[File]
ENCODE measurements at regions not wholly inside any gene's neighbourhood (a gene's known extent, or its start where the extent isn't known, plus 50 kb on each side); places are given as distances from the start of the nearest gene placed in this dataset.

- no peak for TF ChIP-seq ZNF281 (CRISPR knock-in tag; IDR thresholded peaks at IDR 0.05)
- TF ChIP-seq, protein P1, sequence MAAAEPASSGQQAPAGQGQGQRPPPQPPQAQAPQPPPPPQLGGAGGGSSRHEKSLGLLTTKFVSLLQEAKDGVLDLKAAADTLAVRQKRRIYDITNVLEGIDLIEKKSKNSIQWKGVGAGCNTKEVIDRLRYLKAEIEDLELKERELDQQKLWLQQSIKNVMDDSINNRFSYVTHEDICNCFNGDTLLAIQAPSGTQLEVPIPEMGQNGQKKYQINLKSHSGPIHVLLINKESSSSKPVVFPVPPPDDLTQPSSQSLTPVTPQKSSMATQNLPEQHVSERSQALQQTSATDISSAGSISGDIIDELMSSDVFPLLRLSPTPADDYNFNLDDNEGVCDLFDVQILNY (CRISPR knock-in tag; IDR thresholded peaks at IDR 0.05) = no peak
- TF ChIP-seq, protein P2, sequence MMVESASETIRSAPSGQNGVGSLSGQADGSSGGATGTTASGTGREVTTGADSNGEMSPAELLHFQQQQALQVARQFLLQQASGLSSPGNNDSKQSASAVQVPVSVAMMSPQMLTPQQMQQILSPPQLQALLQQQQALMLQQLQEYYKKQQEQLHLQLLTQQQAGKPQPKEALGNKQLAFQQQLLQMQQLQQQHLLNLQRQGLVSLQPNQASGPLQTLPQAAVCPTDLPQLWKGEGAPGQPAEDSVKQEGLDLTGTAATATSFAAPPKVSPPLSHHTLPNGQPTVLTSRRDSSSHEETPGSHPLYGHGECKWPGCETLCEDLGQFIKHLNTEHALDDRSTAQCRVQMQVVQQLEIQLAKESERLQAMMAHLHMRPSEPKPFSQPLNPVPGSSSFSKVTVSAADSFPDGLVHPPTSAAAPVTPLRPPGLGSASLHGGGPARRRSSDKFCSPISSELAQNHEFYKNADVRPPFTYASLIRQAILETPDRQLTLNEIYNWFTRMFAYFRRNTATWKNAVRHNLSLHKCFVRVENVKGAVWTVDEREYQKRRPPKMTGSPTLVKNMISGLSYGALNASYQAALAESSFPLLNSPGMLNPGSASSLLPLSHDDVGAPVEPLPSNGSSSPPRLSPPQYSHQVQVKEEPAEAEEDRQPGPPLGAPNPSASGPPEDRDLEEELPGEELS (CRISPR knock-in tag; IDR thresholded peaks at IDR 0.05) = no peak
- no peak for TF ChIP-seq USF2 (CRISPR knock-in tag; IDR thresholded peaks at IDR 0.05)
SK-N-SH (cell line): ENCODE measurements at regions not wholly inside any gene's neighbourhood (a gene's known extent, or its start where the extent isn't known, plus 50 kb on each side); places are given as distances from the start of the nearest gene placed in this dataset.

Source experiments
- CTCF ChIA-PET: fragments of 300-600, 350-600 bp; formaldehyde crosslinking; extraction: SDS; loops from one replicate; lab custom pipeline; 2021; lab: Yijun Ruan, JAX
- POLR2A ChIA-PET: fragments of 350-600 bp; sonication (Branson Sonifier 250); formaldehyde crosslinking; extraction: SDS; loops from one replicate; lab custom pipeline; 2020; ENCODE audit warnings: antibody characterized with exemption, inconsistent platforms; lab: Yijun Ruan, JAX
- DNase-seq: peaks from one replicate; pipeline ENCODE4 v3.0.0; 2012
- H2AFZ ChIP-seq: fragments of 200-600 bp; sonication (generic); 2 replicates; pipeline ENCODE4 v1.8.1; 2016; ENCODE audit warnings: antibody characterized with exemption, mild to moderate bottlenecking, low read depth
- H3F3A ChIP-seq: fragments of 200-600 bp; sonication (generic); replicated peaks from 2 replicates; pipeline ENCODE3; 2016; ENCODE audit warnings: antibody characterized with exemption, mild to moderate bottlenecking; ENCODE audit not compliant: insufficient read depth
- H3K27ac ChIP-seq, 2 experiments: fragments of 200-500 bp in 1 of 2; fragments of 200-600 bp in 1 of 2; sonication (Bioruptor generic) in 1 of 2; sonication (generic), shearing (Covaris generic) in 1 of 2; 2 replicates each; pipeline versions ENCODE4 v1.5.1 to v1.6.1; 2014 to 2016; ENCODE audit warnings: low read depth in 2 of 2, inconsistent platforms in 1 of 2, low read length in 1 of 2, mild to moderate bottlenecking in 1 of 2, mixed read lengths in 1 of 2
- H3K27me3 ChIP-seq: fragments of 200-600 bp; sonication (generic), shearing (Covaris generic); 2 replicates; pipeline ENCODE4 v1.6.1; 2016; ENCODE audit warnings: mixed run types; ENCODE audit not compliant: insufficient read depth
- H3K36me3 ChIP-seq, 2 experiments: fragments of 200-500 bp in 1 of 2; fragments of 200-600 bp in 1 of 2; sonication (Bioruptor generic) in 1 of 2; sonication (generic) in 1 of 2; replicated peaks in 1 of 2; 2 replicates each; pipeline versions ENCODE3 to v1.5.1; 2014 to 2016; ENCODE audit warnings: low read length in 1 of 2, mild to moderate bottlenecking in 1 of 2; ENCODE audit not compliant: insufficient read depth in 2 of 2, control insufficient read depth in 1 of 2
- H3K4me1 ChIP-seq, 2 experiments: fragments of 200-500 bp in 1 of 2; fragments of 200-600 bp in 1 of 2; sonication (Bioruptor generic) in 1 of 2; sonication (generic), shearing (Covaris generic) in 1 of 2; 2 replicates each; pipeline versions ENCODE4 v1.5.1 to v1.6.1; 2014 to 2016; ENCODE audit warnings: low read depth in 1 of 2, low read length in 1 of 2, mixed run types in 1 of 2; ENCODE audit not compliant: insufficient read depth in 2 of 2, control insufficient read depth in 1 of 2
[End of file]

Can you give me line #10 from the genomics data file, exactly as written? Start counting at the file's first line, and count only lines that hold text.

- DNase-seq: peaks from one replicate; pipeline ENCODE4 v3.0.0; 2012